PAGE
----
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2002 Sep 19 20:51

The following is an archive of a post made to our 'vox-tech mailing list' by one of its subscribers.

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Re: [vox-tech] Modem Questions...
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Re: [vox-tech] Modem Questions...

On 19 Sep 2002, Richard Crawford wrote:
> First, is there such a thing as a modem splitter -- such that my wife
> and I can both be plugged in to the same phone line in a hotel room or
> something like that and be doing separate things?

For conventional US Analog phones, no. For ISDN and channeled systems, yes
- kind of with B channel allocation to different users or aggregation to
one user. Most places only offer analog service, and hotels frequently
partition their phone trunks differently with their own inhouse PBX and
eventually offer a lower quality analog service to rooms, or propriatry
commercial digital systems.

Windows XP comes with something that allows you to do IP Masq built-in. I
think they call it home networking modem sharing or something like
that. It is not really "modem sharing" frim a physical/datalink layer, it
is a layer 3/4 routing/masquerading layer sharing. You have seen it with
linux. Who in Linux land calls it modem sharing? Weird. I like IP
Masqerading or NAT (one to may). :-P (blech to MS for trying to introduce 
new catch phrases.)

> Second, is there any such thing as a "modem emulator"?  Let me explain. 
> The project involves logging in via a phone line to Citicorp's central
> servers.  The VPN software that's involved wants modem lines, and won't
> accept network lines... so my network at home is useless.  Is there some
> piece of software or hardware that I can hook up to our laptops to make
> the central servers *think* we're coming through a modem when we're
> really using a DSL connection?

Probably not (except the case of Maqs you see above). Their servers (ones
accepting dialup) likely offer your laptop one IP address whill all other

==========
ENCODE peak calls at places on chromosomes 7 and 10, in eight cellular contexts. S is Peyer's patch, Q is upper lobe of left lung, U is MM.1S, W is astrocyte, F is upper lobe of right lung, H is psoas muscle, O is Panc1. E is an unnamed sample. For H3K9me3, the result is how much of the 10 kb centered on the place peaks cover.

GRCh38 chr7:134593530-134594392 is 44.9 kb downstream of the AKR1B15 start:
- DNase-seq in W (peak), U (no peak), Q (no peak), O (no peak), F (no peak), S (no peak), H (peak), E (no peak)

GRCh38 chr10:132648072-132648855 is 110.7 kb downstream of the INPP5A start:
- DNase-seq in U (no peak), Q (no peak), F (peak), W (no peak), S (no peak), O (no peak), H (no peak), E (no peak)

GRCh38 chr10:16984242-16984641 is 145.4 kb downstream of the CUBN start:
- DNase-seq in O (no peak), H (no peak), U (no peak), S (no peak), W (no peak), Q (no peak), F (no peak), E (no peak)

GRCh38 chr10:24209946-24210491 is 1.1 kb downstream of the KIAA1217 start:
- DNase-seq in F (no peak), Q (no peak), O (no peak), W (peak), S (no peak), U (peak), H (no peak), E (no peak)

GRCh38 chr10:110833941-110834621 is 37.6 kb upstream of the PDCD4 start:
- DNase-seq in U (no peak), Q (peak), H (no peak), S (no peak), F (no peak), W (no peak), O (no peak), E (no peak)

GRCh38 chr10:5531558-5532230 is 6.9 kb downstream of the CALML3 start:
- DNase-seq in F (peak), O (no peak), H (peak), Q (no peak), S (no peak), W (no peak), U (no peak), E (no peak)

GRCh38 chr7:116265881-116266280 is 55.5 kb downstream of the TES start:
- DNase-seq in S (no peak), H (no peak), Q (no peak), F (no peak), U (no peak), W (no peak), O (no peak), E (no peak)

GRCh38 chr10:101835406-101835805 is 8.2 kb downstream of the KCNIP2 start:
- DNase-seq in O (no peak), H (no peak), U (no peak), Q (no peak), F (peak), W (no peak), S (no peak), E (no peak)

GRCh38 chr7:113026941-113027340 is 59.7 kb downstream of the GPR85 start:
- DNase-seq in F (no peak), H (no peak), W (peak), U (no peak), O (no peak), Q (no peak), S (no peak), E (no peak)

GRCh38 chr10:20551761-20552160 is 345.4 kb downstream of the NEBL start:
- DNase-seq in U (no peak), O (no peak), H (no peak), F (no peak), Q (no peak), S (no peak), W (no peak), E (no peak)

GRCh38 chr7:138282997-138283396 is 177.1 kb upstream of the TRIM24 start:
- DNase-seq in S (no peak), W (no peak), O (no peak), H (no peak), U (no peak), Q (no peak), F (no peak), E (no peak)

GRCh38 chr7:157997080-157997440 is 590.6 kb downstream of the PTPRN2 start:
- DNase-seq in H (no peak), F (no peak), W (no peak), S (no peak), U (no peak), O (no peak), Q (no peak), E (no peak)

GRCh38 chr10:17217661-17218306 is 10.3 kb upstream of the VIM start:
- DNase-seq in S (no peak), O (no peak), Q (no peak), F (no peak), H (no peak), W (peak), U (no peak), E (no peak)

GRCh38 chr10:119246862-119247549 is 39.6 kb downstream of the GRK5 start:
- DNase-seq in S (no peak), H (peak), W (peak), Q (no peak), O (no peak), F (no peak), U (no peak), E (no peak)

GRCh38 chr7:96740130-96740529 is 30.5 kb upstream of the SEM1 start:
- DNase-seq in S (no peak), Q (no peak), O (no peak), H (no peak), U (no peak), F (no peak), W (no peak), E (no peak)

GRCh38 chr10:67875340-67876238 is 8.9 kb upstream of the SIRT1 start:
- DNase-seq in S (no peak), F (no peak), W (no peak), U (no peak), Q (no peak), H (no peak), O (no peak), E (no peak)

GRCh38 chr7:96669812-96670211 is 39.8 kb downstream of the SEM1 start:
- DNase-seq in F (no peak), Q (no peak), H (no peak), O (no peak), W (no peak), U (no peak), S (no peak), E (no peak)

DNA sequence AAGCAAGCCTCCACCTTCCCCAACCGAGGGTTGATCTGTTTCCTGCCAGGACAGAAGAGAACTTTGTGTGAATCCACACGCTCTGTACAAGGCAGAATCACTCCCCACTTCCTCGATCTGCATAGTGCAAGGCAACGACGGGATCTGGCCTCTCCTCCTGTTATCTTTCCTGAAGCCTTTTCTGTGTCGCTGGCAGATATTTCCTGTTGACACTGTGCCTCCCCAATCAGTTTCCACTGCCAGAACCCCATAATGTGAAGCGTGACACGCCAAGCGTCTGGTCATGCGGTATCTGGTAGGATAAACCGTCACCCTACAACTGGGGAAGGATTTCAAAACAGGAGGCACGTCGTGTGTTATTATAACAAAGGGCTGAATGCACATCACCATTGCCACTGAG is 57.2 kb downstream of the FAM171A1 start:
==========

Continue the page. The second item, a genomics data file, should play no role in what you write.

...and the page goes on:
non-local IPs are probably blocked. If they know what they are doing with
networking, they can effectively force their users to only use dialup and
never use LAN based VPN, tunneled connections, etc. They are, of course,
the admins and can set things up this way so you cant use a LAN
(non-dialup to their bank of modems) connection.

If you get an IP address and VPN set up, and you get your Windows XP
system setup to "share" (really, a mini DHCP server, IP Masq system
etc) the connection gain with your wife (over a LAN connection between
both machines, or a sickly-to-setup direct-cable-connection (ick) then you
may be able to  (depending on call-back service they may use) share one
dialup connection much like you would in Linux land.

Now, from the MS people I speak to, they say it is a breeze to set this
up. Point click, and set up the box that does the dial-in, and then tell
the other box to automagically gets its network config from the dialion
system and you are done.

If they do not use standard TCP/IP or their application has its own thing,
or... then the above may not apply, but likely will since few places can
afford (percentage wise) the costs of such customizations and instead opt
for off-the-shelf solutions from MS or...

> All of this stuff involves Windows XP (shudder) on Dell Inspiron
> laptops.

Since you have uttered a vulgar term (Windows XP) in an OpenSource OS
forum, you owe the Internet Oracle, "all your base" , but since you run
windows, they allready "belong to us." ;-)

(Could not resist... the... urge... sorry)


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